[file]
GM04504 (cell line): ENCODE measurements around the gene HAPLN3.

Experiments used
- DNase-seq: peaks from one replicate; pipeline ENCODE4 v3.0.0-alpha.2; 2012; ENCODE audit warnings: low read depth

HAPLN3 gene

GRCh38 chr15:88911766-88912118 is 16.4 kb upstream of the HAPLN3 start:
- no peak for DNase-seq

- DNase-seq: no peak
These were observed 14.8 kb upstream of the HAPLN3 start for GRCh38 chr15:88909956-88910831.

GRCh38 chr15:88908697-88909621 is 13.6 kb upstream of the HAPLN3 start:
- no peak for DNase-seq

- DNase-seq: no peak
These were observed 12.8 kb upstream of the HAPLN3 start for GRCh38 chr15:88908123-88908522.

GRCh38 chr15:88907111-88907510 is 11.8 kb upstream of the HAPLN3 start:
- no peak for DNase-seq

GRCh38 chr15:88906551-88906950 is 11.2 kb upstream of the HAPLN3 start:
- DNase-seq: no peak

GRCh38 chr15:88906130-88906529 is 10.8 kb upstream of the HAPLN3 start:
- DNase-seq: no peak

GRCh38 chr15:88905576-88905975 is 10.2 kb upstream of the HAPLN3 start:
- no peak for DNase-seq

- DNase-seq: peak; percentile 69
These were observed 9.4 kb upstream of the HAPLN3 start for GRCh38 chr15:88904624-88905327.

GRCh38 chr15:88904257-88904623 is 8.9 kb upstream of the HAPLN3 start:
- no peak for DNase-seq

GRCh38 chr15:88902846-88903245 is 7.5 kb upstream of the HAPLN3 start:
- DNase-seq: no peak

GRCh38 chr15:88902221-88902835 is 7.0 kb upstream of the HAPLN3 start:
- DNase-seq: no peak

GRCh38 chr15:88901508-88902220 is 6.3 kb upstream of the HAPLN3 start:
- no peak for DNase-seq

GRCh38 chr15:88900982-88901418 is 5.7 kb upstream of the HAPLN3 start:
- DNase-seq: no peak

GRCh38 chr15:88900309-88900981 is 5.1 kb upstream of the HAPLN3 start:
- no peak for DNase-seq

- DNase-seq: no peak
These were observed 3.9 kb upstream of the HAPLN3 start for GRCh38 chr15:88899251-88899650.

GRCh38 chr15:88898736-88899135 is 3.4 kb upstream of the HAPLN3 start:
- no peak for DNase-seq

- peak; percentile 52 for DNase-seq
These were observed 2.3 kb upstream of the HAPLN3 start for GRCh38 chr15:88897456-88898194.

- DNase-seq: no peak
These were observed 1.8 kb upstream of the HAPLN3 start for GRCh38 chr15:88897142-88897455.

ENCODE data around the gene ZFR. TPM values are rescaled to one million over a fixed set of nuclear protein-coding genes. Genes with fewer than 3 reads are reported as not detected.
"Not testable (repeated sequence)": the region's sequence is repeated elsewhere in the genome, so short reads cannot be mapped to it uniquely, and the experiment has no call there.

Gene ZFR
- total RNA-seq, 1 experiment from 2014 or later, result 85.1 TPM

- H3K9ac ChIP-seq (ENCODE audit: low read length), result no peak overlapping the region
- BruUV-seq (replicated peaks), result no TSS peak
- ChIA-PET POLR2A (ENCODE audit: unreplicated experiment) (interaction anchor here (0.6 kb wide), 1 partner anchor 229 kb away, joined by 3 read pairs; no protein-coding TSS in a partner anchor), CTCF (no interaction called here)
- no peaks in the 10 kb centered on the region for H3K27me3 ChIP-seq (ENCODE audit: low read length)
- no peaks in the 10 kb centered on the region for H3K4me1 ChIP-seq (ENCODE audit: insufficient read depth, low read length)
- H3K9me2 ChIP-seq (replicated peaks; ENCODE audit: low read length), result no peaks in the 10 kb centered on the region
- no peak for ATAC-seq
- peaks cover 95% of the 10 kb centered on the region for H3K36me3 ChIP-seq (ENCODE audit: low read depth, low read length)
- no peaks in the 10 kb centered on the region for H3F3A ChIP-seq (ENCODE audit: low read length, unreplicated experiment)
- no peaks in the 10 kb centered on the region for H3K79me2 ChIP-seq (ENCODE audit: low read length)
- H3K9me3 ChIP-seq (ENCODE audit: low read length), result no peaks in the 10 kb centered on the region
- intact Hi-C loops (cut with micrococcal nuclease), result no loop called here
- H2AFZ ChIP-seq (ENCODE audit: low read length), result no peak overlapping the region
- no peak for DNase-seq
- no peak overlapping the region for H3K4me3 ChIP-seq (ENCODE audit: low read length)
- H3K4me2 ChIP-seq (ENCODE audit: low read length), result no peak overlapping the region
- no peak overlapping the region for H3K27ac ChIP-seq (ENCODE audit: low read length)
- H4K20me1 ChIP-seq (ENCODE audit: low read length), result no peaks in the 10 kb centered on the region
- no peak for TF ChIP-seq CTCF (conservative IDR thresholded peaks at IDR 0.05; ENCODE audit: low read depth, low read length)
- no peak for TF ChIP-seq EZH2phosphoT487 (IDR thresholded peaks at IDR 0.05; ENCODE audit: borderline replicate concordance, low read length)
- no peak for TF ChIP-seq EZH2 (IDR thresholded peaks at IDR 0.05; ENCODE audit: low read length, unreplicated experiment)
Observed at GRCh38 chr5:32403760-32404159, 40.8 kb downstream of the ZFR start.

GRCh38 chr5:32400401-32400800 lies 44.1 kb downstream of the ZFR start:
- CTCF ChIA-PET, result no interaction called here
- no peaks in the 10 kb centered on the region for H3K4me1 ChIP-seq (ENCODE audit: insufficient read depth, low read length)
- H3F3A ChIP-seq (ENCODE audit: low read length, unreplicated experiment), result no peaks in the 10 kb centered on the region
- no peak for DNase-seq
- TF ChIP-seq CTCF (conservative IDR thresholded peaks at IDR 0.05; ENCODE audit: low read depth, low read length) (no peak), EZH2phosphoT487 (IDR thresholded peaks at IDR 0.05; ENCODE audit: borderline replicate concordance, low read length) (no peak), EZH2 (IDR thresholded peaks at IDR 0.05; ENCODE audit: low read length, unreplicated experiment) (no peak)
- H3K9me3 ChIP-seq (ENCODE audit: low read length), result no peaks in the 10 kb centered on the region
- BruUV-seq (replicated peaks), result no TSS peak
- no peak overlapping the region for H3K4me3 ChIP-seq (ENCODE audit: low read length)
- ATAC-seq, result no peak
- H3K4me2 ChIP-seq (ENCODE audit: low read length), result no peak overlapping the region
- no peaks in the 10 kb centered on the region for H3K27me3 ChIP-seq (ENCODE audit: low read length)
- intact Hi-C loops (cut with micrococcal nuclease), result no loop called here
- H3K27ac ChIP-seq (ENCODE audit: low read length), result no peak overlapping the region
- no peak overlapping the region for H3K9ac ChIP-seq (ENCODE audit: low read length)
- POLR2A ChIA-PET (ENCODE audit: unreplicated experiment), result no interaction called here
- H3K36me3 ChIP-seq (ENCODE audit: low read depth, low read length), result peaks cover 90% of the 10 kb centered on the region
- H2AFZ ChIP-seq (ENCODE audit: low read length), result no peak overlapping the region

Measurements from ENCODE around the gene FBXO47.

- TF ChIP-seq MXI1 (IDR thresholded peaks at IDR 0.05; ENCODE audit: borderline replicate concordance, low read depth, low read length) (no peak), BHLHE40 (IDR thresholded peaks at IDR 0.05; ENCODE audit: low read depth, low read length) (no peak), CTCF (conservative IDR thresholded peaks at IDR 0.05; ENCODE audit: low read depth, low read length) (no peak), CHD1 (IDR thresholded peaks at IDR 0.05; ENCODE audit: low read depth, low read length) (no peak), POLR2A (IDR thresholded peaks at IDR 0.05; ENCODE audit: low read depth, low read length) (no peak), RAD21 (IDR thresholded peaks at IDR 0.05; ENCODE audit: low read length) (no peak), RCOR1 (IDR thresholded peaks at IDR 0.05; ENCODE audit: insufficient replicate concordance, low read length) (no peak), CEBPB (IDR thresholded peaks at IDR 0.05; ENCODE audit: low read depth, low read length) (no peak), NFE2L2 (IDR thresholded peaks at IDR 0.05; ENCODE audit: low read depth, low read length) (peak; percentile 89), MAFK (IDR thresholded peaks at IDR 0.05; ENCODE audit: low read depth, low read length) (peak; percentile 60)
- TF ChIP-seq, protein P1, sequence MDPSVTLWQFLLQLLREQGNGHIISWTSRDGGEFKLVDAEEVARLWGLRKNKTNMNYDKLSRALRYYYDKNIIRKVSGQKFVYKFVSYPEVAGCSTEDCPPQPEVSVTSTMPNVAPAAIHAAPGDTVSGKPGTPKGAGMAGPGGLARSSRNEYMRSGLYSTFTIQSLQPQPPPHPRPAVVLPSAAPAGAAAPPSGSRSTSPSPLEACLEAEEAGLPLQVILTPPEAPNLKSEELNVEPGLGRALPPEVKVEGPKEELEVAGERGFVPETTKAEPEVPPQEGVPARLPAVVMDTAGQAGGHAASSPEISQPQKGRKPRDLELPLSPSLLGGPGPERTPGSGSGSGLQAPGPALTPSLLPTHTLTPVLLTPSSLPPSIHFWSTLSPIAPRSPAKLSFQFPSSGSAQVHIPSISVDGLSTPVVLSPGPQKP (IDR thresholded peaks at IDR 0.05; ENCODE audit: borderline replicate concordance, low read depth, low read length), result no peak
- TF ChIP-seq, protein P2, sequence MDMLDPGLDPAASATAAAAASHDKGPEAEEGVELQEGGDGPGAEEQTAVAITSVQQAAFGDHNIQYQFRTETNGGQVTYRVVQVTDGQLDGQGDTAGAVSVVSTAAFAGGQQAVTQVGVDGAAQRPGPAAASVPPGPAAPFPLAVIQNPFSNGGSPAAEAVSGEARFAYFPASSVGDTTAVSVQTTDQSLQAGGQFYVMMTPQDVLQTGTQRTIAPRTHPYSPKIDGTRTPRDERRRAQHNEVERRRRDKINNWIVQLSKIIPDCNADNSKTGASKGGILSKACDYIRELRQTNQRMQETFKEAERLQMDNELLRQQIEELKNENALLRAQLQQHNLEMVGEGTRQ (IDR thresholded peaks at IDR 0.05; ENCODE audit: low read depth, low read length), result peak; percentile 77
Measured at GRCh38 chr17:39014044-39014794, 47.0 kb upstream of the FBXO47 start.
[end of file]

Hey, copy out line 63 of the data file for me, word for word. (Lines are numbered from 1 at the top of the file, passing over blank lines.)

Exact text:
- no peak overlapping the region for H3K27ac ChIP-seq (ENCODE audit: low read length)